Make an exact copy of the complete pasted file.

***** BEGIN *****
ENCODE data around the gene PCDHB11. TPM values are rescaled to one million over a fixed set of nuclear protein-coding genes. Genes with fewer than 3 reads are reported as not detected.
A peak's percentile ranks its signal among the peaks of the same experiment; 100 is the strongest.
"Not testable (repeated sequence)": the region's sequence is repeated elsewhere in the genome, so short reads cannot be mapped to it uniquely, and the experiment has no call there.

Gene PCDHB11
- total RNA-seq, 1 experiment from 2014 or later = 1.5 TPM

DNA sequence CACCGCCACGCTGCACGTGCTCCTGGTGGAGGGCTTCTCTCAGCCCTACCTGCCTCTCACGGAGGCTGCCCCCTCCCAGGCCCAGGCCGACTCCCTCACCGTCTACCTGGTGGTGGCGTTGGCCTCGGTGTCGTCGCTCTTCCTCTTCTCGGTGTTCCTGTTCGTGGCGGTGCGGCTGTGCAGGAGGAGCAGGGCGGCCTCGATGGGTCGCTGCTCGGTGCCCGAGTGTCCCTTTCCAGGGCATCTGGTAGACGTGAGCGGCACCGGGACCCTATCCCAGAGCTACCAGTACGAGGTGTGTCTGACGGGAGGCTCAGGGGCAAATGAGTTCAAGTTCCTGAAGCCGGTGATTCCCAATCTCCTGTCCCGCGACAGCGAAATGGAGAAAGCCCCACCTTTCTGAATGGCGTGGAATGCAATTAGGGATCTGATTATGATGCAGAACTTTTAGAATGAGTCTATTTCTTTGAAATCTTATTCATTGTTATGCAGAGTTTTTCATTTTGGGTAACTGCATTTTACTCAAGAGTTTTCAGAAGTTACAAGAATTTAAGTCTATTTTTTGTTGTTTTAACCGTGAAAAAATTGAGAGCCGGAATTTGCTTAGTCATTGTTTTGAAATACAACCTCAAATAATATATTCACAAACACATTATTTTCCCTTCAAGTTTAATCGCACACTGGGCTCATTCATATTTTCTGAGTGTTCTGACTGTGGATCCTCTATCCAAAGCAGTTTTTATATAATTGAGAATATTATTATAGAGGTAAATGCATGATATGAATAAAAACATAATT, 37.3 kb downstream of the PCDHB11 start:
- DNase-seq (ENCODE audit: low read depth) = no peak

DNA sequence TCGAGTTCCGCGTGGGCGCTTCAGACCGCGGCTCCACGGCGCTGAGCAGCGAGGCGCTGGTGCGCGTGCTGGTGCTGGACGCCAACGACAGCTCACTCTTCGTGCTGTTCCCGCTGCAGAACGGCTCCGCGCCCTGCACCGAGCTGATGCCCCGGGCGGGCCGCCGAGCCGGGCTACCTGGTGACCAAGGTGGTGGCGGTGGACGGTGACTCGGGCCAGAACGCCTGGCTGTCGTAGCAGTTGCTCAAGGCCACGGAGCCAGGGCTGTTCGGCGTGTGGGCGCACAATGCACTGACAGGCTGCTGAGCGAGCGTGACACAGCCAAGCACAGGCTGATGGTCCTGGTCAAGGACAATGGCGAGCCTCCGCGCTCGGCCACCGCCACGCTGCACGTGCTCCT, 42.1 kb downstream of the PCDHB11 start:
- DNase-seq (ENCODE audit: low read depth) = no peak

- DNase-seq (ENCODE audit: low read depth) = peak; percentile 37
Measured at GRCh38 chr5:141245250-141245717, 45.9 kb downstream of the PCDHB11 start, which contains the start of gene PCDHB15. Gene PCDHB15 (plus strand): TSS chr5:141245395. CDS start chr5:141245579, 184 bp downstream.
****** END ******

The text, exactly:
ENCODE data around the gene PCDHB11. TPM values are rescaled to one million over a fixed set of nuclear protein-coding genes. Genes with fewer than 3 reads are reported as not detected.
A peak's percentile ranks its signal among the peaks of the same experiment; 100 is the strongest.
"Not testable (repeated sequence)": the region's sequence is repeated elsewhere in the genome, so short reads cannot be mapped to it uniquely, and the experiment has no call there.

Gene PCDHB11
- total RNA-seq, 1 experiment from 2014 or later = 1.5 TPM

DNA sequence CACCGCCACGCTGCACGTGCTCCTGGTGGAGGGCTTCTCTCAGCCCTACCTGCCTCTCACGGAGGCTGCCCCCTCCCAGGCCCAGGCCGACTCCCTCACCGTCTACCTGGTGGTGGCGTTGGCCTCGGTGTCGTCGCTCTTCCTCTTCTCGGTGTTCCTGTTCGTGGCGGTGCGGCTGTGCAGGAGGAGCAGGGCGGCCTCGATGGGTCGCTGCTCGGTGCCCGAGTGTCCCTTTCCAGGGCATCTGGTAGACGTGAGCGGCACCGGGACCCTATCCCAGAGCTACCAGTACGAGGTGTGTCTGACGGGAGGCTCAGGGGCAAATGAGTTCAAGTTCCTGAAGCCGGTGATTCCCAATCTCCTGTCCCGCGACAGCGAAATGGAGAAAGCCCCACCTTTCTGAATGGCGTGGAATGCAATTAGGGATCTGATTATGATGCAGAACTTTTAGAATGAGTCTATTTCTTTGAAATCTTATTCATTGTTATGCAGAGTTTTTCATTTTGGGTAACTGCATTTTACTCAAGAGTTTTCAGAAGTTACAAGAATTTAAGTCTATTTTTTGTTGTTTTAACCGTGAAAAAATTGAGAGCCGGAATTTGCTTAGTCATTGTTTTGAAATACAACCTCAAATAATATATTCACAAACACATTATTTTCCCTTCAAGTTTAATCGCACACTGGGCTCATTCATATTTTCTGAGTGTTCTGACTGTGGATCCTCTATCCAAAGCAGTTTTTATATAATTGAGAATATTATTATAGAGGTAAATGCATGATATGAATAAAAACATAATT, 37.3 kb downstream of the PCDHB11 start:
- DNase-seq (ENCODE audit: low read depth) = no peak

DNA sequence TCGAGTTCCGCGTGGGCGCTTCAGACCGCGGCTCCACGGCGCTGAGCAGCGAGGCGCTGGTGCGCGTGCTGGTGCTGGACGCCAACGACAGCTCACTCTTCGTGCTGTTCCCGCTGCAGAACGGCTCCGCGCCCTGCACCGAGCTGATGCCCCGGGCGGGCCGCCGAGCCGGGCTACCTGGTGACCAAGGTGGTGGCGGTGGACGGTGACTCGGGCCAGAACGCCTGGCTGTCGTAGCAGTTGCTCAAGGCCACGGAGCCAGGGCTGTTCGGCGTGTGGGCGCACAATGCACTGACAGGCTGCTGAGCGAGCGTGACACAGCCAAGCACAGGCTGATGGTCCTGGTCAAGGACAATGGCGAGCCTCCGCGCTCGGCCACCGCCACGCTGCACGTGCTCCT, 42.1 kb downstream of the PCDHB11 start:
- DNase-seq (ENCODE audit: low read depth) = no peak

- DNase-seq (ENCODE audit: low read depth) = peak; percentile 37
Measured at GRCh38 chr5:141245250-141245717, 45.9 kb downstream of the PCDHB11 start, which contains the start of gene PCDHB15. Gene PCDHB15 (plus strand): TSS chr5:141245395. CDS start chr5:141245579, 184 bp downstream.